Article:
Scientific name Acacia acanthoclada
|Similar Acacia brachystachya, Acacia alpina, Acacia beckleri, Acacia ausfeldii, Acacia aspera|
Acacia acanthoclada, commonly known as harrow wattle, is a low, divaricate, highly branched and spinescent shrub that is endemic to Australia.
It grows up to 2 metres high and has phyllodes which measure 0.2 to 0.6 cm long and 1 to 2 mm wide. The phyllodes are straight, narrow-cuneate, slightly notched at the apex, and feature prominent midveins. Branchlets are terete, whitish and densely pubescent, As the branch grows it becomes glabrous and terminates in a rigid spinose point. The bark is grey, white or occasionally greenish.
The golden-yellow flowerheads, on 5–15 cm long peduncles, appear at the phyllode axils. Flower parts are pentamerous, with the sepals fused into a synsepalous calyx. Flowers appear from August to October, followed by irregularly twisted, glaucous, brown seed pods which are 3 to 6 cm long and 3 to 6 mm wide.
Its occurs naturally in Western Australia, South Australia and Victoria and is listed as endangered under the Threatened Species Conservation Act in New South Wales.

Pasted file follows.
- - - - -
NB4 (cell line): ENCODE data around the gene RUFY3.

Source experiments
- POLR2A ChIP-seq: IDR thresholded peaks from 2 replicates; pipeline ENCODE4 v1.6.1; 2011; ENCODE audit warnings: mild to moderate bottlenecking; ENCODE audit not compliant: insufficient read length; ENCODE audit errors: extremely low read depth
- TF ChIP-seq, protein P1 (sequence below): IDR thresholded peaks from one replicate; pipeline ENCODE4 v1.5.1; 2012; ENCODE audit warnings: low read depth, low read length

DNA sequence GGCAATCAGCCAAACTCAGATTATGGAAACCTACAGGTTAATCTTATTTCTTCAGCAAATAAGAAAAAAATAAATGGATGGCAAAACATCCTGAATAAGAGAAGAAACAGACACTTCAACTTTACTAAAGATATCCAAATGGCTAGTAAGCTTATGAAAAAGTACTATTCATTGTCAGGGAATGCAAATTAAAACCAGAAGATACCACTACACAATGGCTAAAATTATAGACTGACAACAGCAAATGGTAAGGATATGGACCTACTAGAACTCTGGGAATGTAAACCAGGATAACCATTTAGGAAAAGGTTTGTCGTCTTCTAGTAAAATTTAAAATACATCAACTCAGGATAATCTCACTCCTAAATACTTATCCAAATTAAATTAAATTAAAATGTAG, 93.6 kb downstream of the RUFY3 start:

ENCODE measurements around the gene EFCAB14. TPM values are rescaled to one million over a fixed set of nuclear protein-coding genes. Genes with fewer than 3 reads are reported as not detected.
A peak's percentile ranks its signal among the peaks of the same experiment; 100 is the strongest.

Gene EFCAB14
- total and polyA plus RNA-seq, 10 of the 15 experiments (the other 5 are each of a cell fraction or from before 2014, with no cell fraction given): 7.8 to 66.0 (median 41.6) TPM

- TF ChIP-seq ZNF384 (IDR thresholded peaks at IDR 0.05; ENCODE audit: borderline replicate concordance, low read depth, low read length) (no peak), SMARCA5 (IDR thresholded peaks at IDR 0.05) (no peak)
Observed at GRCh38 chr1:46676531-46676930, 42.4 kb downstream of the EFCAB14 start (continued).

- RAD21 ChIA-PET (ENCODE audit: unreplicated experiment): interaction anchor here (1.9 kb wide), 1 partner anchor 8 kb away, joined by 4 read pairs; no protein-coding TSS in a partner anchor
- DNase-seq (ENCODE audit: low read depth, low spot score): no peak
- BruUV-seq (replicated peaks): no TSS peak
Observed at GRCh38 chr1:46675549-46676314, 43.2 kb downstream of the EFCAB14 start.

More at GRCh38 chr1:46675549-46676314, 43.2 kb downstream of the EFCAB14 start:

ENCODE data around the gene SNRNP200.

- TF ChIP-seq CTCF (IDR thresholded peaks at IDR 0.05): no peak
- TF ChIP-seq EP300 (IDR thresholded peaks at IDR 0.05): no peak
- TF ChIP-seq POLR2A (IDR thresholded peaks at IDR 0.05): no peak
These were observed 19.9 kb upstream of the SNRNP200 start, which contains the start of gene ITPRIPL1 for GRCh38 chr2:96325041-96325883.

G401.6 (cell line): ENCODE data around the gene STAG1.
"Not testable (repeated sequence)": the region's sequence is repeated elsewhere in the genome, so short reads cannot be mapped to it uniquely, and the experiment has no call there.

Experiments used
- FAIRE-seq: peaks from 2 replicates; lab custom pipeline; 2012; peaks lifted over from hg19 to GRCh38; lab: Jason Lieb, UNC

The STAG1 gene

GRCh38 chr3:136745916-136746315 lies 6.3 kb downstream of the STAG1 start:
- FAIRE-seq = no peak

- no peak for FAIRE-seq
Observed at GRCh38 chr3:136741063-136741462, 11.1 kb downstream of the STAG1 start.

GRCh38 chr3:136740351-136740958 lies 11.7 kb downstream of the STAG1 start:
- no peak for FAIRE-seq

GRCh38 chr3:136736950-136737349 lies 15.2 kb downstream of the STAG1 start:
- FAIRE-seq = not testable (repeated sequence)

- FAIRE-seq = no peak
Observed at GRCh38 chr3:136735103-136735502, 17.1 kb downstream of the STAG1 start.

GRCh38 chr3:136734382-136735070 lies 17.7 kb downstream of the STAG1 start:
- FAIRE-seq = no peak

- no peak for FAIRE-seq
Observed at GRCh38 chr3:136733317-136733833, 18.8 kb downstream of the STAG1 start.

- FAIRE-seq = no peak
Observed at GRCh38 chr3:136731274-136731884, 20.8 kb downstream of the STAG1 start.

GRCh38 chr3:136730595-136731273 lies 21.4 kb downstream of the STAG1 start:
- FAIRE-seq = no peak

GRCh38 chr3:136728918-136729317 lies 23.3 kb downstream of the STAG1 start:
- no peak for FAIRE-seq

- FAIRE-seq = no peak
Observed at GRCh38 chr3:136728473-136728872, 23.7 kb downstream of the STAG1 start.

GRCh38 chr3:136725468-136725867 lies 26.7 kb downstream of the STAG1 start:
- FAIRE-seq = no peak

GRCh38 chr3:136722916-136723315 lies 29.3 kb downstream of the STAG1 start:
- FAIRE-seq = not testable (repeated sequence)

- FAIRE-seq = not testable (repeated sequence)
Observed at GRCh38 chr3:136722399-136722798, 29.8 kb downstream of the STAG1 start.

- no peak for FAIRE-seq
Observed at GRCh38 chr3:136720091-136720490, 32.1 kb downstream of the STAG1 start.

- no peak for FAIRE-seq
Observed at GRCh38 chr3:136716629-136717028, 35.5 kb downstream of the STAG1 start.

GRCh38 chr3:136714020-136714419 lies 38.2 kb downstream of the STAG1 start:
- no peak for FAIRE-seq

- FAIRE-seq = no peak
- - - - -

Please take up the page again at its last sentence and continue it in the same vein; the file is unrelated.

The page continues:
The species was formally described in 1863 by Victorian Government Botanist Ferdinand von Mueller in the third volume of his Fragmenta Phytographiae Australiae, based on plant material collected near Kulkyne, Victoria.
Two subspecies are recognised:
The species is relatively uncommon and is found scattered at several sites in isolated clumps: Buronga, Wentworth and Pooncarie districts in far south-western New South Wales, Victoria, South Australia and Arumpo Station and Montarna Station in Western Australia. Arumpo Station in particular is home to a stunted sample, which is threatened by overgrazing by kangaroos.
This species usually grows on deep, loose, sandy soil. It inhabits undisturbed mallee areas, often on ridges and dunes, and more rarely on rock outcrops.